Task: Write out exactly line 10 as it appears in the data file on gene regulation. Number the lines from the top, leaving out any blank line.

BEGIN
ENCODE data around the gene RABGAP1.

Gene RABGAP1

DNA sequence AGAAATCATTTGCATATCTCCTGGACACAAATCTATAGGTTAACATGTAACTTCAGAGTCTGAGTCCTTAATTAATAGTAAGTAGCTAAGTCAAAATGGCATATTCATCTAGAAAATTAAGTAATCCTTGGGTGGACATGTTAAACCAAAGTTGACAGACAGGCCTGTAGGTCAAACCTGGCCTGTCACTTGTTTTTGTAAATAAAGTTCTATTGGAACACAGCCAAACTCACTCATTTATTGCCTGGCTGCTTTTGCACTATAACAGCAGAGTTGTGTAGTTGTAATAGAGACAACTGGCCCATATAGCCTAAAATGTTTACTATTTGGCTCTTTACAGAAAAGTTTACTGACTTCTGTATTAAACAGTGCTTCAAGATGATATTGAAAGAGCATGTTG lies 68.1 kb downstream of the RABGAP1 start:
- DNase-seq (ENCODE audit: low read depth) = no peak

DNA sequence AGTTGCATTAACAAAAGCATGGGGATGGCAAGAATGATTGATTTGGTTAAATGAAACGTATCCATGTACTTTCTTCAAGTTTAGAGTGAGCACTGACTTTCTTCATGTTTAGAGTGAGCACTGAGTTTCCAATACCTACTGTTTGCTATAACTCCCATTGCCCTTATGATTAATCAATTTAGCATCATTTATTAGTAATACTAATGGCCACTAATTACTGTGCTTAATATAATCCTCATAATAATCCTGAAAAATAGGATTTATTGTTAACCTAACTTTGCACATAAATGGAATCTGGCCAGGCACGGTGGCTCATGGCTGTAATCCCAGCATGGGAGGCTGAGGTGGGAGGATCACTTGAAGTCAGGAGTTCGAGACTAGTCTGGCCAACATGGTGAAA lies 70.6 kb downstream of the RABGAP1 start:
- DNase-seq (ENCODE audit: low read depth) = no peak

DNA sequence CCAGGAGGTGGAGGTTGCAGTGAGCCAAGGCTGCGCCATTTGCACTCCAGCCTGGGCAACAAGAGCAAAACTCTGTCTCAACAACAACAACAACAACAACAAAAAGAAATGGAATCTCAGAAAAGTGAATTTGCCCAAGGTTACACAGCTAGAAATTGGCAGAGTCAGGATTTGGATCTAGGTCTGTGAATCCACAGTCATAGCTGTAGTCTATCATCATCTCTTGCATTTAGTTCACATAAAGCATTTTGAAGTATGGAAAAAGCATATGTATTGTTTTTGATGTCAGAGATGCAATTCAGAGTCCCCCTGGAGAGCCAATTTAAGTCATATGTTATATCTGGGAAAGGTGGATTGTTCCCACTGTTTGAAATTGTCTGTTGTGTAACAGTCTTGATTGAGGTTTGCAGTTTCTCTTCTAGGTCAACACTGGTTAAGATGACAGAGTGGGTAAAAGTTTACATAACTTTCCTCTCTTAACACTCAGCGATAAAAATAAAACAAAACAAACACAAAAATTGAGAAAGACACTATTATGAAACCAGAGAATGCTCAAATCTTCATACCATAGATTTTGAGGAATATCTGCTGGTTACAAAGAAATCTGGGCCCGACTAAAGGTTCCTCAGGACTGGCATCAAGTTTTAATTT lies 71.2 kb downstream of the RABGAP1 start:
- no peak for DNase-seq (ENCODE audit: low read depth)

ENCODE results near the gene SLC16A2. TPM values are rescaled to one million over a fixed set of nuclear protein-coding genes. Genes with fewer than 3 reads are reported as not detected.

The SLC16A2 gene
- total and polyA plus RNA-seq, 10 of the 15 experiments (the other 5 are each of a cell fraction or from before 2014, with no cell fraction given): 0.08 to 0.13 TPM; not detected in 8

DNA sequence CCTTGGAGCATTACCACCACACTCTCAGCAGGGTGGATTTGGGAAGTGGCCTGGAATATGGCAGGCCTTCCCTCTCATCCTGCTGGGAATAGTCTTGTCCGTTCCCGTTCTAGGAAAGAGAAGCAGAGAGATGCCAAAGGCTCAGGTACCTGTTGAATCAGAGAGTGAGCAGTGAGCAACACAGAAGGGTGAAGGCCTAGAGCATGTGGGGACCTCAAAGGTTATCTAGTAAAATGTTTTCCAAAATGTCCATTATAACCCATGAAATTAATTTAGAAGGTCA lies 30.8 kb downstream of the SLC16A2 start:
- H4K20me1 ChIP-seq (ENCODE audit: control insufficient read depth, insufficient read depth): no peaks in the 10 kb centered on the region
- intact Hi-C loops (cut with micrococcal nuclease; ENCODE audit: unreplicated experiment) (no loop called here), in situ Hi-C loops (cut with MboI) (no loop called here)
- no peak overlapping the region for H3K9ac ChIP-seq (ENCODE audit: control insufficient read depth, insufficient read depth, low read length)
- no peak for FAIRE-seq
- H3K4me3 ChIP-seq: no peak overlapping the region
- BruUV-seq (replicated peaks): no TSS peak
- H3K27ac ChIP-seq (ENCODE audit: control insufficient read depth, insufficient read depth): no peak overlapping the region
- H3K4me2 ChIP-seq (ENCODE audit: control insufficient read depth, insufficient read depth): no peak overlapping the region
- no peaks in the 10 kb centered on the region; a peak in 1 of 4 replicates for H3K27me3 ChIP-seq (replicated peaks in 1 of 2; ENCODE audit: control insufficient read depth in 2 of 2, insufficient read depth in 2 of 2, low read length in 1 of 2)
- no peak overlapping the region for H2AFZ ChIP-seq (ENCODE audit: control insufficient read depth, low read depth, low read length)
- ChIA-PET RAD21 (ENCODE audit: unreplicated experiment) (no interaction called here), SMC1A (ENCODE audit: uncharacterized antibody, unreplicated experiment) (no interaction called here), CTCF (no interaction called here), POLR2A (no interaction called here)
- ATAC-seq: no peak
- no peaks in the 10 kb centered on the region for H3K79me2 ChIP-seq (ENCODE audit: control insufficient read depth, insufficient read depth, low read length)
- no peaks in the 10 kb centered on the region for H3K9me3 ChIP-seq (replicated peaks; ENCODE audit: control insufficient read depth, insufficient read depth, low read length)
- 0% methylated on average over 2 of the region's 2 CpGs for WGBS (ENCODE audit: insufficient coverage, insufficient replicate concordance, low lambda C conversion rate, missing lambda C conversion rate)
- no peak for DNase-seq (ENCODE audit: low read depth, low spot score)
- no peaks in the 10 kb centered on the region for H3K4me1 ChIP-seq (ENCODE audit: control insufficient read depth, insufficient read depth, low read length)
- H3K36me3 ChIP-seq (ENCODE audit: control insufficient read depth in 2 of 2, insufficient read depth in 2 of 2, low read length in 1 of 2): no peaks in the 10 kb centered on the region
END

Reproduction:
The SLC16A2 gene